On the night of September 14, 1862, three men dressed in black from head to toe were shot to death while waiting in line for a colonial liquors shipment.
The first victims were three brothers, James and John Smith, who were shot as they stood in line in the colony’s main street.
The second victim was an unidentified man.
A third victim, a black man, was beaten, tied to a post and then set on fire.
The fourth victim, John Linton, died of his wounds.
The third victim’s brother, William Smith, survived.
At first, there were conflicting accounts as to who had shot who.
The newspapers had reported that the victims were shot by two black men in an effort to drive away colonial rivals.
But after a day of uncertainty, the coroner’s office concluded that James Smith had been shot, not by two whites.
The inquest heard that James had been selling his “black-and-white” goods, a “black liquor” that would become the colonial equivalent of whisky, when a white man approached him, grabbed his pistol and began shooting him.
When the white man was killed, a white policeman walked up to James, pulled his pistol out and opened fire, killing him.
The coroner’s decision shocked the community, and a memorial service was held for the Smiths that same day.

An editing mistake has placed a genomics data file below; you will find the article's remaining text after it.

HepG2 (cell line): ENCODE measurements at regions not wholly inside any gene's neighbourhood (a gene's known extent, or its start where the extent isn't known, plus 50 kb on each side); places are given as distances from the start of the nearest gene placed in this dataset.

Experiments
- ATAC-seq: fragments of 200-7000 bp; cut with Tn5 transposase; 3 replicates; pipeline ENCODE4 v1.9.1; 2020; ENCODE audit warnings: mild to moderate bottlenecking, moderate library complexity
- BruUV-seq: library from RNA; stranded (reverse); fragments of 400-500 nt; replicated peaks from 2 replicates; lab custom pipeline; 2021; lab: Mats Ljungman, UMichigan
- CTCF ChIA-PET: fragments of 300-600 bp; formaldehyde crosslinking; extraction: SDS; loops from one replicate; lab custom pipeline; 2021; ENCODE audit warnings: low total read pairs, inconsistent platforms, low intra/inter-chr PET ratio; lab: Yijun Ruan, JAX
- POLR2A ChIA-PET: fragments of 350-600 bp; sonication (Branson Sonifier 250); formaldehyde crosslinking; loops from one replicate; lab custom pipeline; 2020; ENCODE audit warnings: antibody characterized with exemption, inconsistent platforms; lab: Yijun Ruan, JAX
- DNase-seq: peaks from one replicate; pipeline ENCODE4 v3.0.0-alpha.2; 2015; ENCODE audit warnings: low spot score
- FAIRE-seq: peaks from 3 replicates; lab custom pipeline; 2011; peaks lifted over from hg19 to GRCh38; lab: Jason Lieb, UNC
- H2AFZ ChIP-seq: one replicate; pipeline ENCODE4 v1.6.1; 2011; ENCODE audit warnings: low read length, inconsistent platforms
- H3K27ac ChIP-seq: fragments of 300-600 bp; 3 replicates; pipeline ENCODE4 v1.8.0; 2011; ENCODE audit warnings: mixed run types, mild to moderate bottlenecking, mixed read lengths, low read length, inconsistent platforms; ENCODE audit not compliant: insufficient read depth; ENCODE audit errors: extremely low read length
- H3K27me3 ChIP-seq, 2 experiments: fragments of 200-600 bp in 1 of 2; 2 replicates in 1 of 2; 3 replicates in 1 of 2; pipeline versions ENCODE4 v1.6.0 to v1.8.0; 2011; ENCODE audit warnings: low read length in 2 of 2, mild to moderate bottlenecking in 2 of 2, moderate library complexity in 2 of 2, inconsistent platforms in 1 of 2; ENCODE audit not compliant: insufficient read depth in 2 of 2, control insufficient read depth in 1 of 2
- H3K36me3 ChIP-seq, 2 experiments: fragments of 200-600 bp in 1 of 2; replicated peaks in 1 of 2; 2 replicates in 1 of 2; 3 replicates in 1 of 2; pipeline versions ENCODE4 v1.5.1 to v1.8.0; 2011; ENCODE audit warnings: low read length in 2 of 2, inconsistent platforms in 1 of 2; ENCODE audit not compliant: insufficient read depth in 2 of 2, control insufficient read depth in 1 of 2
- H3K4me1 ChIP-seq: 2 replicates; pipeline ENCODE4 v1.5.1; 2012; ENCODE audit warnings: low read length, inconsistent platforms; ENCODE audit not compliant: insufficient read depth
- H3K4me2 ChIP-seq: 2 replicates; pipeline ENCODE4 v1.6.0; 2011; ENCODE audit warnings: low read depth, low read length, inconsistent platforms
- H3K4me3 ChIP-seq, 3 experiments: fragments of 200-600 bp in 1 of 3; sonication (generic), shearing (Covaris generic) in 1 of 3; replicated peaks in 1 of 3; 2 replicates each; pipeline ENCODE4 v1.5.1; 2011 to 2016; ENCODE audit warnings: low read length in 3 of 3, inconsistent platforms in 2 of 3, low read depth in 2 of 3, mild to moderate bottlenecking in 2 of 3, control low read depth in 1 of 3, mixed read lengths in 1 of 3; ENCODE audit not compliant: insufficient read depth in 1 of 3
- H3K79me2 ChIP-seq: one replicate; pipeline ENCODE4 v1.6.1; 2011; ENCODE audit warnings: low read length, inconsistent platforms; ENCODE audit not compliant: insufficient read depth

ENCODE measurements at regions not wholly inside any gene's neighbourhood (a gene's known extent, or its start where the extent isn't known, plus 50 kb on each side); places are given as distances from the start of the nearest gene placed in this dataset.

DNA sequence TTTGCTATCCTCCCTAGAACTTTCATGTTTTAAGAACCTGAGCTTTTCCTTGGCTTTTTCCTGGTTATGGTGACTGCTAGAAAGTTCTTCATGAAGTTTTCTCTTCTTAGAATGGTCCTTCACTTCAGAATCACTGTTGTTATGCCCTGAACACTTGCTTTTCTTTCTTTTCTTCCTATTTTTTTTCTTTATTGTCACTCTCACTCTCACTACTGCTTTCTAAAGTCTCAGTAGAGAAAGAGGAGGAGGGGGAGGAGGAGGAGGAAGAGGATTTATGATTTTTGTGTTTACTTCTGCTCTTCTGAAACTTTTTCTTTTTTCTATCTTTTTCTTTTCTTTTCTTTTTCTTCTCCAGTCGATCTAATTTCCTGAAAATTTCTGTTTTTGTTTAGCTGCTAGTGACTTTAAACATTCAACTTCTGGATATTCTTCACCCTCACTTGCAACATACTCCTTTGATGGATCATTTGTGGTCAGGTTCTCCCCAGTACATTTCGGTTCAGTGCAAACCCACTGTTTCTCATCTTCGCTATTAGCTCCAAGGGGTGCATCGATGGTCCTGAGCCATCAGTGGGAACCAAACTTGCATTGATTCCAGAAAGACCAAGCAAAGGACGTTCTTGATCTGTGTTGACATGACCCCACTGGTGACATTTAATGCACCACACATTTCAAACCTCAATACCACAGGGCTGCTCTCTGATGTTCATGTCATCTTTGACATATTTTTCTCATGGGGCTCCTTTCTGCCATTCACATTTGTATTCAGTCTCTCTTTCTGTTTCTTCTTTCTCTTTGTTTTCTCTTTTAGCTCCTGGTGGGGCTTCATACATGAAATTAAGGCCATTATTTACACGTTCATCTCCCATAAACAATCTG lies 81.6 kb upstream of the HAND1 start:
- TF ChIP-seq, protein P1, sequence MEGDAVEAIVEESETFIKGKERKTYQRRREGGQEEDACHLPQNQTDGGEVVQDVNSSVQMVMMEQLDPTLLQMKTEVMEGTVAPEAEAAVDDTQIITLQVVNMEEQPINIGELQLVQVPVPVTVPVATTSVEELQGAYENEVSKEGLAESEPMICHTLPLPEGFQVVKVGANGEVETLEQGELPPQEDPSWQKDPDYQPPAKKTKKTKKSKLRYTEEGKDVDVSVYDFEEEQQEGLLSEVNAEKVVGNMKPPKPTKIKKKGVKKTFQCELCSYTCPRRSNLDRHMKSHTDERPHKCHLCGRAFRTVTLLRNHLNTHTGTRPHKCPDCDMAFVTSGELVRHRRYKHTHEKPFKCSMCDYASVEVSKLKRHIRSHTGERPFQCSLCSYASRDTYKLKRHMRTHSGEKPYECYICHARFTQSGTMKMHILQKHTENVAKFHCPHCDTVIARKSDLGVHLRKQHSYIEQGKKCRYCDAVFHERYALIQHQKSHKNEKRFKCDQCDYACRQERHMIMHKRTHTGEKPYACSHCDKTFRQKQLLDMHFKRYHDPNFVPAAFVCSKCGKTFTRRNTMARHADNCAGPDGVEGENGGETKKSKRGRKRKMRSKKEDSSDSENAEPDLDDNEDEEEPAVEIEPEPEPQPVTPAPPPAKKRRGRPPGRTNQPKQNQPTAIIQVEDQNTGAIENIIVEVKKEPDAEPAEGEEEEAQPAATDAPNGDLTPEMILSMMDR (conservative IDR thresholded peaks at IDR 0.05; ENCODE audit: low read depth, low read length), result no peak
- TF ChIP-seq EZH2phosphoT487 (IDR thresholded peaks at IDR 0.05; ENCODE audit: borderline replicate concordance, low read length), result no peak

The Smiths’ case has long been associated with the massacre.
The first of several attempts to end the war was in 1870, but a number of anti-slavery measures were adopted during the next decade.
During World War I, British forces launched a campaign to capture Australia’s biggest trading port, the Cape, in an attempt to establish a slave port.
However, many of the British ships that attempted to escape were captured by Australian troops.
In a series of battles in 1915 and 1916, Australian soldiers managed to capture the Cape and seal the port off from Britain, but Britain never officially relinquished control.
Australia’s colonial constitution, however, allowed the country to hold its own colonial elections, which were not held until 1921.
In 1920, Australia gained independence from Britain and was formally recognised as a sovereign nation by the United Nations.
It remained a British colony until the end of World War II, when the United Kingdom formally relinquished it’s colonial rule.